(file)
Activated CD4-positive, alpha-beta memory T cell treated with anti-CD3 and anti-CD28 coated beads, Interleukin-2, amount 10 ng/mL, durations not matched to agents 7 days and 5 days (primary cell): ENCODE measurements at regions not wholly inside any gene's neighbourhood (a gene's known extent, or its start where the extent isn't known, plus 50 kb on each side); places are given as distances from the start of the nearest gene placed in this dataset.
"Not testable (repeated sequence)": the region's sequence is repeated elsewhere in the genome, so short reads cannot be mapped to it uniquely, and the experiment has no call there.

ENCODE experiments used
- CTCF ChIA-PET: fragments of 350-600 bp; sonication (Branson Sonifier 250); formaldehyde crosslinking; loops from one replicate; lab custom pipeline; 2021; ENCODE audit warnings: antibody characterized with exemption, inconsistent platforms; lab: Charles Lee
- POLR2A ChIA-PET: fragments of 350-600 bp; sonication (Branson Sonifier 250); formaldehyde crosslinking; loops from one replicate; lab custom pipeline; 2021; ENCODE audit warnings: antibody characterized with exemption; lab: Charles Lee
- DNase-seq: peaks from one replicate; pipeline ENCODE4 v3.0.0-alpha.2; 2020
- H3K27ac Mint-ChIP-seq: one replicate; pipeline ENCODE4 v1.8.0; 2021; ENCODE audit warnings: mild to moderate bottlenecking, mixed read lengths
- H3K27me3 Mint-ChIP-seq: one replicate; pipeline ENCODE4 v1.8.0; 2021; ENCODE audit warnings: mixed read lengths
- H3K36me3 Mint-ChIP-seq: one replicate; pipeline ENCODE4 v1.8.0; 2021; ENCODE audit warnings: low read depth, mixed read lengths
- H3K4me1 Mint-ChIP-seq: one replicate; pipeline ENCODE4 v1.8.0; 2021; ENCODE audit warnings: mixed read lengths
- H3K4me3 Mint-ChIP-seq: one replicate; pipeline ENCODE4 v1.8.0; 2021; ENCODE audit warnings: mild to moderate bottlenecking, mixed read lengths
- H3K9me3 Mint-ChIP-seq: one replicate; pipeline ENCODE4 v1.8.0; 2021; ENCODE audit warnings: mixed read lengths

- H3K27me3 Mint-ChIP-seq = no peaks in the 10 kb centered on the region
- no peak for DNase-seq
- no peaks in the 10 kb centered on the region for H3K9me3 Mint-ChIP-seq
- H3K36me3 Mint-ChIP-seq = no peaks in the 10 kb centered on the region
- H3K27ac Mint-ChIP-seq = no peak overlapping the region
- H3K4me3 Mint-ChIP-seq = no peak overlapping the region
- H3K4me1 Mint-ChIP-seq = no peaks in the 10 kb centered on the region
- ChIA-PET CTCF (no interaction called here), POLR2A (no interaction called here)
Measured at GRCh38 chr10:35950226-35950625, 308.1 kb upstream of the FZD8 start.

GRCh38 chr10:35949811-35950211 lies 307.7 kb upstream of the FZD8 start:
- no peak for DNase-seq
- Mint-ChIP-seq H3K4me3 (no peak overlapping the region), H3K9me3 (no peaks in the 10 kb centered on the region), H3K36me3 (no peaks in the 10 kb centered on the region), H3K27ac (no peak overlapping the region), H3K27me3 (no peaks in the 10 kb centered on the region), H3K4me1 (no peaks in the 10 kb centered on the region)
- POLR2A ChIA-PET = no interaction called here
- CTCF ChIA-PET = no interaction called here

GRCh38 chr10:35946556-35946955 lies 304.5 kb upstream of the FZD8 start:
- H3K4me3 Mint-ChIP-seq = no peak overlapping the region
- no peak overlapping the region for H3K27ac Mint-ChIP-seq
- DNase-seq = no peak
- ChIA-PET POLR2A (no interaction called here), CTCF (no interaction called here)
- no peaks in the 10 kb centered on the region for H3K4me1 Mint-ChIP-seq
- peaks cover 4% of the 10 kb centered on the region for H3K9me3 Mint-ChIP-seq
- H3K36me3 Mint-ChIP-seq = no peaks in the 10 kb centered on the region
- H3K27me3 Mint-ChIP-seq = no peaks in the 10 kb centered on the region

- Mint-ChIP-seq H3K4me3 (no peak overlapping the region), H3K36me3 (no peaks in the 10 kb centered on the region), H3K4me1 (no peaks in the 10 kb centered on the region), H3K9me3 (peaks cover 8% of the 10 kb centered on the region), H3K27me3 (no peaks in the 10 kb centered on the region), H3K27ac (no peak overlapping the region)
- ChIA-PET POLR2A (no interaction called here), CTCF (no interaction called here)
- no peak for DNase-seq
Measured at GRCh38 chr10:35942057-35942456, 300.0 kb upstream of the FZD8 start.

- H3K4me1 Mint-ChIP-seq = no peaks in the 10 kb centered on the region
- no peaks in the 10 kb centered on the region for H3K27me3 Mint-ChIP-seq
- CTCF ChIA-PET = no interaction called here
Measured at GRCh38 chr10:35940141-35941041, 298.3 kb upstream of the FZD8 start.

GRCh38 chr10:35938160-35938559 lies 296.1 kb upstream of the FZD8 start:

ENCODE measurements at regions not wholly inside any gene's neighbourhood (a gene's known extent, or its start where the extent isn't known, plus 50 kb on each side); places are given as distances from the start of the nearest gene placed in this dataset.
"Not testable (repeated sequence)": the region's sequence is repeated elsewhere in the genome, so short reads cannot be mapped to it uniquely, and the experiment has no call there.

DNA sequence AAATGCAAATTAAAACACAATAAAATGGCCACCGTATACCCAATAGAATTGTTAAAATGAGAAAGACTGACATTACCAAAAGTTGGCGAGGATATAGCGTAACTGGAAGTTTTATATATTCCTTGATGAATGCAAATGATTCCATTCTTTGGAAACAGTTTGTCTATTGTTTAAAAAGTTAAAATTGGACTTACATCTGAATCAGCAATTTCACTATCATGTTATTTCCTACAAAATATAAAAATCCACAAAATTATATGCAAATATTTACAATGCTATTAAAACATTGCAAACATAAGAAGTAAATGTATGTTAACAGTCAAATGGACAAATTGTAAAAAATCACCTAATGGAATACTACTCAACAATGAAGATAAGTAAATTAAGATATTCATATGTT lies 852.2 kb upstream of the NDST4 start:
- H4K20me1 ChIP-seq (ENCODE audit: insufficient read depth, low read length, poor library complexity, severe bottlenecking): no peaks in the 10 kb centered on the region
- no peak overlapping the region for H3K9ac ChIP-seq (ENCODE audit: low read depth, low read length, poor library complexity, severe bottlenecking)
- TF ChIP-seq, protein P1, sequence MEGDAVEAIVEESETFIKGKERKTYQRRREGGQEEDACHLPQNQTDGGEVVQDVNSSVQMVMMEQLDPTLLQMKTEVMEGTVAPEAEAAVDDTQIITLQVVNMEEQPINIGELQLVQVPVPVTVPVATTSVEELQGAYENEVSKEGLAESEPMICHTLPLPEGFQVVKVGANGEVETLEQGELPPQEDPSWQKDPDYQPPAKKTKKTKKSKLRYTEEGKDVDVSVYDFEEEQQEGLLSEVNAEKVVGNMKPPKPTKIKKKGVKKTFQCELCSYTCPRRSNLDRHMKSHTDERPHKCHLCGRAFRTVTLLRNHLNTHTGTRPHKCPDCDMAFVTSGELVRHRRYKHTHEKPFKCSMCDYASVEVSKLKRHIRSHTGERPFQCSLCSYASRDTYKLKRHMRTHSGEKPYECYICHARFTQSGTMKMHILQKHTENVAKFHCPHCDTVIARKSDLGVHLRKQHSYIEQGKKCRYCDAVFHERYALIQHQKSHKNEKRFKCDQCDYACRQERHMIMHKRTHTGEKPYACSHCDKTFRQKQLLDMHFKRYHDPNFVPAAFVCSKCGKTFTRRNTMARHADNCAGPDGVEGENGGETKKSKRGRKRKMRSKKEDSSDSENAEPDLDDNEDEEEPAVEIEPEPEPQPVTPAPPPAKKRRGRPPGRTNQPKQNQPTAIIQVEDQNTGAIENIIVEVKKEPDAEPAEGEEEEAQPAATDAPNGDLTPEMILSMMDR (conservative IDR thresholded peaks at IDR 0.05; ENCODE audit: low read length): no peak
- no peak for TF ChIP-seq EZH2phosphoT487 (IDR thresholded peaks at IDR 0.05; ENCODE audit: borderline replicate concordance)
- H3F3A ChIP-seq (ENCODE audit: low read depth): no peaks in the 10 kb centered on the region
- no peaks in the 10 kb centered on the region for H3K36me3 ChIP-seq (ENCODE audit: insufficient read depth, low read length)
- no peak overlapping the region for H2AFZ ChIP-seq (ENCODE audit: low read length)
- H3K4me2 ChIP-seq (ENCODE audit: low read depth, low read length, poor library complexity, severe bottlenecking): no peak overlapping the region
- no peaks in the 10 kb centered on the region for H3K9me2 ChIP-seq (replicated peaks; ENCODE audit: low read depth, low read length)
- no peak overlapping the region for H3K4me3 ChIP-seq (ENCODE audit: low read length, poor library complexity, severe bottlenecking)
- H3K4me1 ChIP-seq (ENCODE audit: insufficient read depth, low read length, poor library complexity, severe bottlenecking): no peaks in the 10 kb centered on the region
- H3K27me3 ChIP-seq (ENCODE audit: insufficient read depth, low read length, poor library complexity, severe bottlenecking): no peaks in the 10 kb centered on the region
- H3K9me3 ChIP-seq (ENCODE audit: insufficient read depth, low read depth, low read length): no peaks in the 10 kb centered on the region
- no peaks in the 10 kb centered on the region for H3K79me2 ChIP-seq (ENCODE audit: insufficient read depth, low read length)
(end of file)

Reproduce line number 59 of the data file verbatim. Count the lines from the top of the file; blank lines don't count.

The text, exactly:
- H3K27me3 ChIP-seq (ENCODE audit: insufficient read depth, low read length, poor library complexity, severe bottlenecking): no peaks in the 10 kb centered on the region